FIG. 7.

J–V characteristics of the grating-type BHJ PV cells without (0 nm) and with (5 nm, 10 nm, and 20 nm) a BCP buffer layer under a simulated AM 1.5 illumination (100 mW cm−2).

FIG. 7.

J–V characteristics of the grating-type BHJ PV cells without (0 nm) and with (5 nm, 10 nm, and 20 nm) a BCP buffer layer under a simulated AM 1.5 illumination (100 mW cm−2).

Close modal

Table II shows the photovoltaic parameters for the grating-type PV cells without and with a BCP layer. Similarly to the flat-type PV cells, the photovoltaic parameters, Jsc, FF, and ηp, of the grating-type PV cell increase to their maximum values with the insertion of the 5-nm-thick BCP layer and then decrease with the increase in the BCP layer’s thickness. However, compared with the results of the flat-type PV cells, the ranges of the decreases in the photovoltaic parameters of the grating-type PV cells are remarkably suppressed. It is worth noting that the s-shape feature observed in the J–V curve of the flat-type PV cell with a 20-nm-thick BCP layer is not present in the J–V curve of the grating-type PV cell with a 20-nm-thick BCP layer, as shown in Fig. 7. The JV characteristic for the cell with a 20-nm-thick BCP layer exhibits a moderate FF of 0.40, which is significantly larger than that of the flat-type PV cell with the 20-nm-thick BCP layer (FF = 0.59), and ηp of 1.45%, which is larger than that of the grating-type PV cell without a BCP layer (ηp = 1.20%). The BCP thickness of ∼10 nm on the wall side estimated for the grating-structured PV cell with a 20-nm-thick BCP layer is comparable to a moderate BCP thickness of 10 nm, which corresponds to a moderate cell performance with photovoltaic parameters of Jsc = 5.16 mA cm−2, FF = 0.51, and ηp = 1.66% of the flat-type PV cells. These results suggest that the wall side contact at the grating-structured interface contributes to preferably establish electron pathways toward the cathode even when a deposition of a thicker BCP layer (20 nm) is performed.

TABLE II.

Device parameters for the grating-type BHJ PV cells without (0 nm) and with (5 nm, 10 nm, and 20 nm) a BCP buffer layer.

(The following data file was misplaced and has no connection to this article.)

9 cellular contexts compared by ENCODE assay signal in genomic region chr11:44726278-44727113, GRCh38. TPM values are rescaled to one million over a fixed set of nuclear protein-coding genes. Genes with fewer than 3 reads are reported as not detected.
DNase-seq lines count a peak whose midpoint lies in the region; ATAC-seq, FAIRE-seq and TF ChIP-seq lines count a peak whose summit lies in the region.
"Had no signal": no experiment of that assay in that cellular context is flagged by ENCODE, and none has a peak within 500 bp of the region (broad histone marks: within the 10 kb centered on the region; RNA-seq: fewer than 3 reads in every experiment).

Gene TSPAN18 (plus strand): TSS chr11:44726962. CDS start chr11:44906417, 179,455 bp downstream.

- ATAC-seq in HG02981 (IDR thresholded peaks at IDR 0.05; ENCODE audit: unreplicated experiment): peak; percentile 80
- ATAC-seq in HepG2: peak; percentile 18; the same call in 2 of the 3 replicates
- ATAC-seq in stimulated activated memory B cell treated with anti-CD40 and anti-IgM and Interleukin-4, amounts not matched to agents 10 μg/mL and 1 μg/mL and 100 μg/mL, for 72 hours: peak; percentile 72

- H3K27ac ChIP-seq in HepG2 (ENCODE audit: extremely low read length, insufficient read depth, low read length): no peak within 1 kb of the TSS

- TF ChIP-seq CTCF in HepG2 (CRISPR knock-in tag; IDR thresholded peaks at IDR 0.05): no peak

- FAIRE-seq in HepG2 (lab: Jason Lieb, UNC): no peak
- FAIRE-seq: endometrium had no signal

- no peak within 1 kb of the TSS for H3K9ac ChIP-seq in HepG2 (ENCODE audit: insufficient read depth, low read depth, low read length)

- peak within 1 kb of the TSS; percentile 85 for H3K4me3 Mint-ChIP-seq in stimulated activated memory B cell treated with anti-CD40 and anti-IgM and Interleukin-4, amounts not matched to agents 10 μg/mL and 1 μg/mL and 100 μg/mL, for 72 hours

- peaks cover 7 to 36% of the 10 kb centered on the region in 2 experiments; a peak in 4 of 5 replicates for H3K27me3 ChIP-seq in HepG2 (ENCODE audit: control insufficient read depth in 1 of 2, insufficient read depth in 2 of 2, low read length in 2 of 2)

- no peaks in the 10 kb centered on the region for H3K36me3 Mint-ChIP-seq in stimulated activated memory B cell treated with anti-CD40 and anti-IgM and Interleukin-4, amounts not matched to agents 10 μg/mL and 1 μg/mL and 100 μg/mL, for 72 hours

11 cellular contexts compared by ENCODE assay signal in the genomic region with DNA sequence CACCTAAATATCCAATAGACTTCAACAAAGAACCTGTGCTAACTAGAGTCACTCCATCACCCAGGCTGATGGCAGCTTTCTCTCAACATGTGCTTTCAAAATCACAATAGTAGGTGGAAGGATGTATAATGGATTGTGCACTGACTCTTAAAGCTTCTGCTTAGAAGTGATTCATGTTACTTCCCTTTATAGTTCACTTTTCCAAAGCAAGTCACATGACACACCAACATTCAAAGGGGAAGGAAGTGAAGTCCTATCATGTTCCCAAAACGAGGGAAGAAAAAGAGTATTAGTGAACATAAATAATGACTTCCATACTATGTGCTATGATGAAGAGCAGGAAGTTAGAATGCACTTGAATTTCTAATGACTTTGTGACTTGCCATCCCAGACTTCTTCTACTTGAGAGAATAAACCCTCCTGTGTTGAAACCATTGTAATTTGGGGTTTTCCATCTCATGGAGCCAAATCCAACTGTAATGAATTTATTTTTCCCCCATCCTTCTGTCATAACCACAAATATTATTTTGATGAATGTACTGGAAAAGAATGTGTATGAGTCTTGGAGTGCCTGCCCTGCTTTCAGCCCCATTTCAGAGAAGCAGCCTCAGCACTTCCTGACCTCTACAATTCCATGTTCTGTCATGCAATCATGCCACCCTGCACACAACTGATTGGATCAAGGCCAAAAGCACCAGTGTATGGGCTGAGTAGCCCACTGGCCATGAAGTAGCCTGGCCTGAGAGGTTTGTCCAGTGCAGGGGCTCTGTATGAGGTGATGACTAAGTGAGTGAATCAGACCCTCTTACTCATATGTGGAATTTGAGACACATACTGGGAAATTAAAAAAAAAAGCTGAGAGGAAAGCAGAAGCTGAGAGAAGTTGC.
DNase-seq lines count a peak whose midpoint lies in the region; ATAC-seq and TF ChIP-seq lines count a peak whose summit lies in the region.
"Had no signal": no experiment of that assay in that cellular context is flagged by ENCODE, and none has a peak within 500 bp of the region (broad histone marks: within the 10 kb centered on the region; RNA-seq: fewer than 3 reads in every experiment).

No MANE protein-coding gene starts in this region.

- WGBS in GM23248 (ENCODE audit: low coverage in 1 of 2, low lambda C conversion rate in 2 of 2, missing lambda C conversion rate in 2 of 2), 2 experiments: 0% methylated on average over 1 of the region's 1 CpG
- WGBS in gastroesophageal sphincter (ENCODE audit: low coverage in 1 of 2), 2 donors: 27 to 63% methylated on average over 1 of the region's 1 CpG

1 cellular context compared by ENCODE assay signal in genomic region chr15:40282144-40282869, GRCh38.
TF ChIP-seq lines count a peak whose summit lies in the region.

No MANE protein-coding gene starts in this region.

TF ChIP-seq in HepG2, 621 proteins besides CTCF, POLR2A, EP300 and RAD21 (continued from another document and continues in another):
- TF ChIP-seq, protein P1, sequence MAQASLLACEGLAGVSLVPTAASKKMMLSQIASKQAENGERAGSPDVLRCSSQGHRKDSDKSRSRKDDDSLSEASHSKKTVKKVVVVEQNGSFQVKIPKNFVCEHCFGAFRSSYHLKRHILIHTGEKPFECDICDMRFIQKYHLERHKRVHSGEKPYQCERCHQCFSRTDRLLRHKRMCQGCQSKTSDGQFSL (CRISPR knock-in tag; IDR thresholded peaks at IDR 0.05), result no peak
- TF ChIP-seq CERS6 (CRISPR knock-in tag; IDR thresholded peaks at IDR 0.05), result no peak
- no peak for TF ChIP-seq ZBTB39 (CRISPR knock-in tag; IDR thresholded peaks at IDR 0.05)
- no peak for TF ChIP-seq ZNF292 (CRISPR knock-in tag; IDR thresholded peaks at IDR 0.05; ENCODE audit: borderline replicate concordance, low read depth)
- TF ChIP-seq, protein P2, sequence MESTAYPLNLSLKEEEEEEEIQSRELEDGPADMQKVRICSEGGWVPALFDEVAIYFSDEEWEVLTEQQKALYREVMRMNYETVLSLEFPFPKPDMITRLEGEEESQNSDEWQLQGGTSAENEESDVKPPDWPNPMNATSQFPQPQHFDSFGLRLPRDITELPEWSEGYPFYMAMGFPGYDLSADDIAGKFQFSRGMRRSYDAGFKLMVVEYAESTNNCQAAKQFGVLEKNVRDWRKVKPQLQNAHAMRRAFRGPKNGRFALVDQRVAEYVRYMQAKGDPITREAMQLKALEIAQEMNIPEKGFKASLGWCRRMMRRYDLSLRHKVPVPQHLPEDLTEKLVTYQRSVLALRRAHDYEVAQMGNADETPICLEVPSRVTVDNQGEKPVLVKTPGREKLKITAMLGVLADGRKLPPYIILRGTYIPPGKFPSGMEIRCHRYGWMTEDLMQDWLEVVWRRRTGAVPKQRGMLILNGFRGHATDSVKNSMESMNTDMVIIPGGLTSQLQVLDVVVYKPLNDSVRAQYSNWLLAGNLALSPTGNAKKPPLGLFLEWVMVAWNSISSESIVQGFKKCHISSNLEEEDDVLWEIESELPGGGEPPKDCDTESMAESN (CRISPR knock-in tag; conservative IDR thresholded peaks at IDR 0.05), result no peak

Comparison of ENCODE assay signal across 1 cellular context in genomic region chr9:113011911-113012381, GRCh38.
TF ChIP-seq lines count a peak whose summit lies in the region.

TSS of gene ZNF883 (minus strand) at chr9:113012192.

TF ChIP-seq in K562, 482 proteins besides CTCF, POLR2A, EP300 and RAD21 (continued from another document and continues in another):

BCP layer’s thicknessJsc (mA cm−2)Voc (V)FFηp (%)
Without BCP (0 nm) 4.75 0.61 0.41 1.20 
5 nm 9.75 0.62 0.58 3.51 
10 nm 6.16 0.62 0.44 1.69 
20 nm 5.92 0.61 0.40 1.45 
BCP layer’s thicknessJsc (mA cm−2)Voc (V)FFηp (%)
Without BCP (0 nm) 4.75 0.61 0.41 1.20 
5 nm 9.75 0.62 0.58 3.51 
10 nm 6.16 0.62 0.44 1.69 
20 nm 5.92 0.61 0.40 1.45 

As shown in Table I, the significant decrease in ηp from 2.93% to 1.66% was caused by the insertion of a 10-nm-thick BCP layer in the flat-type PV cell. From the result of the negative effect of the insertion of a 10-nm-thick BCP layer on the flat-type PV cell, the negative effect of the insertion of a 20-nm-thick BCP layer on the grating-type PV cell had been expected because the wall side of the grating-type PV cell with a 20-nm-thick BCP layer is covered with BCP of the similar thickness (∼10 nm). However, the slight increase in ηp from 1.20% to 1.45% is achieved by the insertion of a 20-nm-thick BCP layer in the grating-type PV cell. The reason why the positive effect was observed on the grating-type PV cell with the thicker BCP layer is not clear. It should be noted again that the observed ηp of the grating-type reference cell without a BCP layer, 1.20%, was much lower than that of the flat-type reference cell, 2.93%. In addition, contrary to the expectations, Rs of the reference grating-type PV cell, which is estimated from the reciprocal J-V slope at Voc in Fig. 7, seems to be larger (or comparable) than those of the grating-type PV cells with 5-nm-, 10-nm-, and 20-nm-thick BCP layers. Such high Rs might be ascribed to void formation at the wall side interface between Al and P3HT:PCBM during a glancing angle Al deposition process.58,59 The mechanism for the void formation is known as “self-shadowing” in which initially formed nuclei of deposited atoms prevent vapor atoms toward the substrate at a glancing angle from reaching the regions situated behind them. If an increase in Al film porosity is caused by the self-shadowing effect,60 the effective electrical contact area at the Al/P3HT:PCBM interface on the wall side of the grating structure would be reduced, which results in an increase in Rs. Meanwhile, surface diffusion due to molecular migration at room temperature easily takes place in an amorphous BCP film.61 The positive effect observed on the grating-type PV cell with the thicker BCP may be presumably explained by the surface diffusion effect of the pre-coated BCP, which is expected to reduce the self-shadowing effect during an Al deposition.62,63 Efforts are underway to precisely elucidate the BCP thickness and the Al porosity on the wall side by detailed AFM and SEM studies to determine an optimized structure for an efficient grating-type PV cell.

We first investigated the dependence of the device performance of the grating-type BHJ PV cell on BCP buffer layer thickness. From the observation of the morphology of the grating-structured surface before and after the BCP deposition, we roughly estimated that the BCP layer’s thickness on the wall side was approximately half of that at the “top” and “bottom” regions. The grating-type BHJ PV cell with a 5-nm-thick BCP layer exhibited the maximum ηp of 3.51%, which was comparable with that of the flat-type BHJ PV cell. Compared with the conventional flat-type BHJ PV cell with a 20-nm-thick BCP layer, the performance of the grating-type BHJ PV cell with a 20-nm-thick BCP layer was remarkably improved, owing to the contribution of the wall side contact. As a result, we successfully demonstrate that the wall side contact of the grating-type PV cell can provide lower-barrier paths of the electrons toward the cathode through the thinner BCP layer.

This study was partially supported by a Grant-in-Aid for Scientific Research (C) (Grant No. 21550170) to M.S. from the Japan Society for the Promotion of Science.